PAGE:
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End of the Line: Or Somewhere in the Middle

June 30, 2009

“The next time you see a ghost or demon or bogeyman, look him straight in the eye; marvel at what you are seeing…”

666 walks the line

666 walks the line

The horrors of religion have long made for tasty genre movies.  Whether featuring children born on the 6th day of the 6th month of the 6th year or a nasty, muscle bound, big tooth beast awakened from 6 feet underground with vengeance on his mind, these films have ranged from outright laughable to serious, intense studies of man’s struggle to understand the consequences of their lives here on earth.  Maurice Devereaux’s End of the Line is another entry in film’s quest to uncover the hidden truths about the nature of heaven and the fears of eternal damnation. 

Within the scope of humanity’s existence, our journey is a rapid one, and Devereaux acknowledges our deepest fears by opening his movie with a speeding subway train.  Zooming through the subterranean world, our subway systems mirror the mysterious and dangerous pathways of our minds.  And when one of our fearless travelers utters the phrase, “these tunnels are like a maze,” we know that we will never escape the depths of depravity (or the realization that this subway system has no exits) that End of the Line has in store for us.

And so it is that we spend the bulk of the film strolling around the dark tunnels of some unknown city.  You see, the reverend of a large, relatively new religious cult has poisoned his followers with the tales of demons rising from the dead to claim the living, so it is their job to save the souls of all those non-believers before the demons can claim their prizes.  Armed with iron crosses equipped with deadly blades, the night of reckoning begins with a text message, “do your duty.”  These three words unleash the fury of the lord upon its children, and the blood flows freely until a group of escapees find each other in a common cause.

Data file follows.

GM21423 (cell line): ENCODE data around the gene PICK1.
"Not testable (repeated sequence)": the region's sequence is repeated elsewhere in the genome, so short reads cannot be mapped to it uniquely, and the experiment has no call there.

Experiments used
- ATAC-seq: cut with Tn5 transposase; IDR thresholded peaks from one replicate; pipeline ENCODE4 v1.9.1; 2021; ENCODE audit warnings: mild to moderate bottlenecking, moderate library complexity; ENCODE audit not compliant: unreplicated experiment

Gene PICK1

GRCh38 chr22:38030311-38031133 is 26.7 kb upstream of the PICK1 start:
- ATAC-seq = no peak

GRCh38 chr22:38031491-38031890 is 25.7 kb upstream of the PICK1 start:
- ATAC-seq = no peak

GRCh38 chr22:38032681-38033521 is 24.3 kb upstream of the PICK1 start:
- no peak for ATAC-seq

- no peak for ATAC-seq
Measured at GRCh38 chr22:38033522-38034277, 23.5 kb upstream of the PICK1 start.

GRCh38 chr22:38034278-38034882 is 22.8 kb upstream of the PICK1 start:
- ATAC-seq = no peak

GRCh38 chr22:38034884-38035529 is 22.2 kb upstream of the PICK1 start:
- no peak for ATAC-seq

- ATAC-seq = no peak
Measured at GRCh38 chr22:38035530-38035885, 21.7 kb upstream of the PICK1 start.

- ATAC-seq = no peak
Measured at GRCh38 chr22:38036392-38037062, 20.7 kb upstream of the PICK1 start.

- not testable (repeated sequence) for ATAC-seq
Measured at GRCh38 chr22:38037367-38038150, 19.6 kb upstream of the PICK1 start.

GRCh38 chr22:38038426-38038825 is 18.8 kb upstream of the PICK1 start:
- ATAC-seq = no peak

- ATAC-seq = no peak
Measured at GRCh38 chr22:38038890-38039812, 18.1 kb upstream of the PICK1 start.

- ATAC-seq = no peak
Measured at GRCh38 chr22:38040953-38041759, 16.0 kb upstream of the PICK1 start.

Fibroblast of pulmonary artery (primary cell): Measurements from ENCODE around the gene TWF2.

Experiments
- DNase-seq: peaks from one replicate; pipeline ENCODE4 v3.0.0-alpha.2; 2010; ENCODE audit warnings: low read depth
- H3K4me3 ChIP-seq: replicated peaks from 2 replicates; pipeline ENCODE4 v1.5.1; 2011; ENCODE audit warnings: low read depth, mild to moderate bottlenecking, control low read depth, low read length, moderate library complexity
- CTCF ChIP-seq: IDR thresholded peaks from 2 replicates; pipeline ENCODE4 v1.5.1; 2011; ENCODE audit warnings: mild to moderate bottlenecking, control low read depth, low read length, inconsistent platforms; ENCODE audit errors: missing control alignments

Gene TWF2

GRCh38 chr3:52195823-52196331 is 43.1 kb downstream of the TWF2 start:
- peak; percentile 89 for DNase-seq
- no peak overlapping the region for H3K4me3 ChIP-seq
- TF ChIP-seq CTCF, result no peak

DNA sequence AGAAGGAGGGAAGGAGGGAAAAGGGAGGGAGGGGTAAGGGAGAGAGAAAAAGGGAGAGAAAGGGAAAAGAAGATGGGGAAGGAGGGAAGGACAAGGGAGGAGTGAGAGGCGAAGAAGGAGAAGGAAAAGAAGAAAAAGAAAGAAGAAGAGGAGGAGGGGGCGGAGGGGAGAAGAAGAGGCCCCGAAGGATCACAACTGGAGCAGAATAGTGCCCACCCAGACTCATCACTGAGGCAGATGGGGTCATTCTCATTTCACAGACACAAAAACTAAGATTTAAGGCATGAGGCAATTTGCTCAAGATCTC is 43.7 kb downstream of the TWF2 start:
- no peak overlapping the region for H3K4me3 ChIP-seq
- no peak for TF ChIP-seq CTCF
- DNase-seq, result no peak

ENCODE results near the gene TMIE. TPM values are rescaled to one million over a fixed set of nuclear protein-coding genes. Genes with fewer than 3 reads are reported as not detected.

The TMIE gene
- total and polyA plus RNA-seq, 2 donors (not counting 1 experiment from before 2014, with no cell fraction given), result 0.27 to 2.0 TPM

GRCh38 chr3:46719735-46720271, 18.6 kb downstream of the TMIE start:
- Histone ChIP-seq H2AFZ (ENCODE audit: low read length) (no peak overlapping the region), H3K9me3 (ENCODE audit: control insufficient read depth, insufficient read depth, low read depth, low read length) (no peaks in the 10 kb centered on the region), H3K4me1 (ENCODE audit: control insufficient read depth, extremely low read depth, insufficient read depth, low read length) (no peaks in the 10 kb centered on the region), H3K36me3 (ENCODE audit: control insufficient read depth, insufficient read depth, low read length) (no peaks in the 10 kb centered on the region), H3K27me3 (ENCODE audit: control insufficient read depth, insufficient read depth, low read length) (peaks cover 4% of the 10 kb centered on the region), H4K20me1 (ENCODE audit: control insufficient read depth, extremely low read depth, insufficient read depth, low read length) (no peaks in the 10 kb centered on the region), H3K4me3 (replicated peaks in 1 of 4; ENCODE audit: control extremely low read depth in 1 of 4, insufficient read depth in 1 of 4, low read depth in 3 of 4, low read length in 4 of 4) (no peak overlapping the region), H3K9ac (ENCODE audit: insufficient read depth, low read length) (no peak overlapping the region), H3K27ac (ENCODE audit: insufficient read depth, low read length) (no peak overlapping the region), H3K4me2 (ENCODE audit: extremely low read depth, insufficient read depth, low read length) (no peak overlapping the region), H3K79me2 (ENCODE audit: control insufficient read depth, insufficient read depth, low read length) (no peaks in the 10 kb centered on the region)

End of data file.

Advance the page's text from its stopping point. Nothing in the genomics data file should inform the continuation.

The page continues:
If this all sounds redundant, it is.  But where End of the Line succeeds in breaking the monotony is in its set up and its scripts ability to keep up the momentum.  The first 5 minutes of Line are intense, and like Killing Ariel, immediately establish a mythology that demands more attention.  During the truly horrifying opening, we learn that the demons “will reveal themselves.”  And quickly thereafter, one does; and it is very cool. Fortunately, unlike Killing Ariel, Devereaux invites us to spend time with his characters, and for the most part, they are a swell bunch.

Cut to a hospital where we meet our heroine, Karen, a nurse.  Haunted by visions of a patient’s suicide, she sets of for the subway station.  Immediately hassled by a stranger carrying a brief case, Mike comes to her rescue.  There is immediate chemistry between the two, and they carry the movie just fine.  Suddenly, the train screeches to a halt, the pagers sound off, and the culprits begin to sing, “Brother, sister, hear the voice, hope is god and god is love.”  It is creepy, yet wonderful.  Devereaux uses song, costume, and cliché to create a feeling of true angst and utter disgust of the “cult.”

Much of what follows would be laughable in the hands of most low budget filmmakers, but with the help of Adrien Morot’s supervision, Devereaux keeps his band of misfits (with questionable acting skills) in constant danger and when he does knock them off, the gore and brutality is artistic and memorable.  It will remind you of the good old days of Tom Savini, when the flesh was portrayed as thick, mushy covering and blood flowed like the ocean’s tide against the rocky coastline.  One memorable kill includes a sword and a neck, and it is truly goretastic.

on the move

on the move

End of the Line ultimately suffers from too many actors (at one point all armed with crowbars and flashlights like some cowardly comedy troop), some silly dialogue (If anyone has to go to the bathroom, now’s the time, because I have to take a major dump), and running time about 15 minutes too long.  But if you are looking for some gratuitous gore, a few shocking moments, and a refill of angry disgust toward religious fanaticism (not that we need that in our current climate), then End of the Line is worth the reveal.

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